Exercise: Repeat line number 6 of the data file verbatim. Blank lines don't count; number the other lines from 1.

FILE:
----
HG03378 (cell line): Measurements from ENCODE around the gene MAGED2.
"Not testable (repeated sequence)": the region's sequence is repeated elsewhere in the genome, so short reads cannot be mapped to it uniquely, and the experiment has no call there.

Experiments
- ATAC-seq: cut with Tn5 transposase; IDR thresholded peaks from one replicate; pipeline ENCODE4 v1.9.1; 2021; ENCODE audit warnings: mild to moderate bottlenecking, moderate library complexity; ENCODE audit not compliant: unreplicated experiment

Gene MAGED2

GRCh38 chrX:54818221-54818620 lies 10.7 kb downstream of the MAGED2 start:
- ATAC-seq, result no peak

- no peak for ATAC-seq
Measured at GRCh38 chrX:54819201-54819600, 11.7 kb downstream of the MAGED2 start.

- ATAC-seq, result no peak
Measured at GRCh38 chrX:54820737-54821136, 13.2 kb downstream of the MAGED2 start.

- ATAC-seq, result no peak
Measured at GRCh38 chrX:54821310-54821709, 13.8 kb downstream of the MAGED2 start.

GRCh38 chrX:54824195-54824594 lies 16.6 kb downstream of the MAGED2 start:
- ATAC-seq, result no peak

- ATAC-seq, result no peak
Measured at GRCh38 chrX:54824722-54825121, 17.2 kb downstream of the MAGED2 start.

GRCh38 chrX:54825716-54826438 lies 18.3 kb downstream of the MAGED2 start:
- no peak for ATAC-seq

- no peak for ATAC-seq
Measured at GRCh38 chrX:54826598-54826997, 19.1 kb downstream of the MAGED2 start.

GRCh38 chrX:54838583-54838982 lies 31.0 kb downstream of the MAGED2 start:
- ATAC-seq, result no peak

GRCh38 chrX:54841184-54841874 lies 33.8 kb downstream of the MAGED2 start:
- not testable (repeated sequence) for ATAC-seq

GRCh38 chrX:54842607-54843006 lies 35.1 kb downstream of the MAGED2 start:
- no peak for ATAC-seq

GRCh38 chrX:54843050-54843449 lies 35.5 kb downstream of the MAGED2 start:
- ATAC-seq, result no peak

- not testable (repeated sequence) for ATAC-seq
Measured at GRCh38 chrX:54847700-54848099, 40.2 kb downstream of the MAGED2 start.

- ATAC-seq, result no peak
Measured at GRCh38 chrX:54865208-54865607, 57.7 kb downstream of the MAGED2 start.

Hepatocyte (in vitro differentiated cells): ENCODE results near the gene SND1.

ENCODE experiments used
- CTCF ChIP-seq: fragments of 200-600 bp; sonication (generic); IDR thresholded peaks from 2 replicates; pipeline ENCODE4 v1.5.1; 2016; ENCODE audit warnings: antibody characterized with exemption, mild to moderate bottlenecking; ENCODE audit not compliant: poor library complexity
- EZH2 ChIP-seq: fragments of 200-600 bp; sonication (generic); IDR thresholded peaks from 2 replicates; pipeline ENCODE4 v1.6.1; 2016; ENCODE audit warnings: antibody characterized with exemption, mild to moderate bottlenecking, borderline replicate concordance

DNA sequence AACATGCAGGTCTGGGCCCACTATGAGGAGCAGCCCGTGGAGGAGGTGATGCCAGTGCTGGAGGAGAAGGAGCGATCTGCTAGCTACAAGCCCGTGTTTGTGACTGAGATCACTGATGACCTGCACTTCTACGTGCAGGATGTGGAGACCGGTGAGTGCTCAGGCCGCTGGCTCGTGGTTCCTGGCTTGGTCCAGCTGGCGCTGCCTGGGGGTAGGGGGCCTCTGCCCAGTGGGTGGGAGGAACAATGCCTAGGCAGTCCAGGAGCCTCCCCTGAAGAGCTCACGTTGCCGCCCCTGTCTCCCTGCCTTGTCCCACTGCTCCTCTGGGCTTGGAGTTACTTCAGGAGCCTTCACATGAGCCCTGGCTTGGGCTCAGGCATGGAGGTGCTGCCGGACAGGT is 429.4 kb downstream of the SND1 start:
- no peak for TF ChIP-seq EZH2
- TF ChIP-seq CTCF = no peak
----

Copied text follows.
GRCh38 chrX:54818221-54818620 lies 10.7 kb downstream of the MAGED2 start: